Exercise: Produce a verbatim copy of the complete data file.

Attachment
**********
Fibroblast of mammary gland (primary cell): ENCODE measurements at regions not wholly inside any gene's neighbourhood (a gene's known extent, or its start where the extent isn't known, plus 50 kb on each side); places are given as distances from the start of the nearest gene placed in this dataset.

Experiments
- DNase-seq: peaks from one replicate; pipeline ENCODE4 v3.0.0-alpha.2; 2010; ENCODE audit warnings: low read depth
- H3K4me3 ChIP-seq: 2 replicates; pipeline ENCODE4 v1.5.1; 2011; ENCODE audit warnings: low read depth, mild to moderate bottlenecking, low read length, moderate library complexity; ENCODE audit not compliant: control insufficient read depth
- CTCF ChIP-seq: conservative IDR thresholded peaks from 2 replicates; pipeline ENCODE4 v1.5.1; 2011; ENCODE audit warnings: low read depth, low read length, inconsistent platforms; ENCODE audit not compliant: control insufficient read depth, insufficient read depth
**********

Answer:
Fibroblast of mammary gland (primary cell): ENCODE measurements at regions not wholly inside any gene's neighbourhood (a gene's known extent, or its start where the extent isn't known, plus 50 kb on each side); places are given as distances from the start of the nearest gene placed in this dataset.

Experiments
- DNase-seq: peaks from one replicate; pipeline ENCODE4 v3.0.0-alpha.2; 2010; ENCODE audit warnings: low read depth
- H3K4me3 ChIP-seq: 2 replicates; pipeline ENCODE4 v1.5.1; 2011; ENCODE audit warnings: low read depth, mild to moderate bottlenecking, low read length, moderate library complexity; ENCODE audit not compliant: control insufficient read depth
- CTCF ChIP-seq: conservative IDR thresholded peaks from 2 replicates; pipeline ENCODE4 v1.5.1; 2011; ENCODE audit warnings: low read depth, low read length, inconsistent platforms; ENCODE audit not compliant: control insufficient read depth, insufficient read depth